Get access

DEVELOPMENT AND TRANSLATION OF AN ENGLISH-SPANISH DUAL-LANGUAGE INSTRUMENT ADDRESSING ACCESS TO PRENATAL CARE FOR THE BORDER-DWELLING HISPANIC WOMEN OF SAN DIEGO COUNTY

Authors

  • Judith T. Fullerton PhD, CNM,

    Corresponding authorSearch for more papers by this author
    • Judith T. Fullerton, PhD, CNM, is currently Associate Professor of Clinical Family Medicine, University of California, San Diego, School of Medicine, and Assistant Dean for Joint Programs, University of California, San Francisco, School of Nursing, where she directs a program of family nurse-practitioner and nurse-midwifery studies. She received her baccalaureate in nursing from Wayne State University, a master of science and certificate in nurse-midwifery from Columbia University, and a Ph.D. in health education from Temple University.

  • Helen M. Wallace MD, MPH,

    Search for more papers by this author
    • Helen M. Wallace, MD, MPH, is Professor of Maternal and Child Health, Graduate School of Public Health, San Diego State University, and formerly Professor and Chair, Department of Maternal and Child Health, University of California, Berkeley, Graduate School of Public Health. She received her B.A. degree from Wellesley College, the M.D. degree from Columbia University College of Physicians and Surgeons, and the M.P.H. degree from Harvard University School of Public Health.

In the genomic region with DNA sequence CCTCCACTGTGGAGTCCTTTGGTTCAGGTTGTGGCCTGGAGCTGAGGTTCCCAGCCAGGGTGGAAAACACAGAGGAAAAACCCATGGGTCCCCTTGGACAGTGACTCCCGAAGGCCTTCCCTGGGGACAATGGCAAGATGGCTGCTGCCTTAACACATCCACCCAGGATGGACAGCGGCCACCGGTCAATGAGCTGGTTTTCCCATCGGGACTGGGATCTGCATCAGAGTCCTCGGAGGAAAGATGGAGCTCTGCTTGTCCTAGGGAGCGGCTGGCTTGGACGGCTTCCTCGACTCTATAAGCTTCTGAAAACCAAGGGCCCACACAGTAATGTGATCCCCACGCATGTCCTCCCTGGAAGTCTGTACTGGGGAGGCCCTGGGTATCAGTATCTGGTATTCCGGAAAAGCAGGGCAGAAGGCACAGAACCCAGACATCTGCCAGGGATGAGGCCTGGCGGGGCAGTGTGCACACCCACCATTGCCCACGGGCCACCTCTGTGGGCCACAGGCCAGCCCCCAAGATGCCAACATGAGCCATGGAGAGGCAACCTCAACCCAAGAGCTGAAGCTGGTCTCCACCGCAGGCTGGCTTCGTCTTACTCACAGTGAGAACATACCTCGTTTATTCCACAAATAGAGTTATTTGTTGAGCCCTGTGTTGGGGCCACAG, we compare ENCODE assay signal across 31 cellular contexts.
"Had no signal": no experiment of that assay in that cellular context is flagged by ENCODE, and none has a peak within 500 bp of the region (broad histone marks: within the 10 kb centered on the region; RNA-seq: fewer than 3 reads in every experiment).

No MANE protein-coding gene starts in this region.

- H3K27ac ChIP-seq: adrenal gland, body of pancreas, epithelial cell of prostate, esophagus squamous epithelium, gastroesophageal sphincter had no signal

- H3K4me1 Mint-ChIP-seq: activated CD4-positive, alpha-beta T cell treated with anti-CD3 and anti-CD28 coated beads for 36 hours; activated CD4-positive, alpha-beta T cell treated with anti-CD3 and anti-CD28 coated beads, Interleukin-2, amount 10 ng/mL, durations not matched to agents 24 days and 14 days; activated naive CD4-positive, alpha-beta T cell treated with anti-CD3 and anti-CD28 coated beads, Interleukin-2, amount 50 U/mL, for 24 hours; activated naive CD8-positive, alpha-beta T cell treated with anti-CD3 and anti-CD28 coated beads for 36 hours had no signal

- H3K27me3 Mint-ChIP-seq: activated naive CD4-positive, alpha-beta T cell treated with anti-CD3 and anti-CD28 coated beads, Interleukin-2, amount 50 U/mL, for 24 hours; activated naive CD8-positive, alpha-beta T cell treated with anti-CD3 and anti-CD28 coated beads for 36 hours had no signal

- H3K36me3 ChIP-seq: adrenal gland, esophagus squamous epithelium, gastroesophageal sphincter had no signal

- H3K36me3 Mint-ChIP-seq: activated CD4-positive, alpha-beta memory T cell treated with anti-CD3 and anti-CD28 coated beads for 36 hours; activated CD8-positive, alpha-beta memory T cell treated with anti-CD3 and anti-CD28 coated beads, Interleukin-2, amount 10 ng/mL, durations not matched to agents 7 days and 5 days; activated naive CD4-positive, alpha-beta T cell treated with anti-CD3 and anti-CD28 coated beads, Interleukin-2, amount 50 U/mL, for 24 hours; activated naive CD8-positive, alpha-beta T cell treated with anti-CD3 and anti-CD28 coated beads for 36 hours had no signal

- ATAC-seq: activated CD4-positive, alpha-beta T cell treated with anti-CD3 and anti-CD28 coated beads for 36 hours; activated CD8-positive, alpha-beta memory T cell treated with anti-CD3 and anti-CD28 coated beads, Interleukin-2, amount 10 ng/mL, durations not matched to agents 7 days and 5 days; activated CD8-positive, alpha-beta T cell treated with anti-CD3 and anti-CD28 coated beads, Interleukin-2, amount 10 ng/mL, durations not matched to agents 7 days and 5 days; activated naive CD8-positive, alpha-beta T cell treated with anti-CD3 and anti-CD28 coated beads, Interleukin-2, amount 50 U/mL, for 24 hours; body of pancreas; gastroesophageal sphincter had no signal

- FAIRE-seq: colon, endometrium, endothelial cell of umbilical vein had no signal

• Susanna Concha-Garcia BA

    Search for more papers by this author
    • Susanna Concha-Garcia, BA, is Research Associate, Department of Community and Family Medicine, University of California, San Diego. She received her baccalaureate of arts in urban studies and planning from the University of California, San Diego. She has a private practice in childbirth education serving the Hispanic population of San Diego County.


Department of Community and Family Medicine, 0809, University of California, San Diego, 9500 Gilman Drive, La Jolla, CA 92093–0809.

ABSTRACT

The health of populations residing on either side of the United States–Mexican border has public policy implications for both border communities. A study of barriers to prenatal care for residents of the San Diego, California–Tijuana. Mexico region was conducted. The study was designed specifically to address the availability of health services for women who crossed the border in either direction. This article reports the methodology used in the construction and validation of a dual-language (as opposed to a Spanish language form) survey instrument that was developed for the study. Particular attention is given to the methodology used for language translation to ensure that it would reflect the idiomatic diversity of the multicultural population.

Ancillary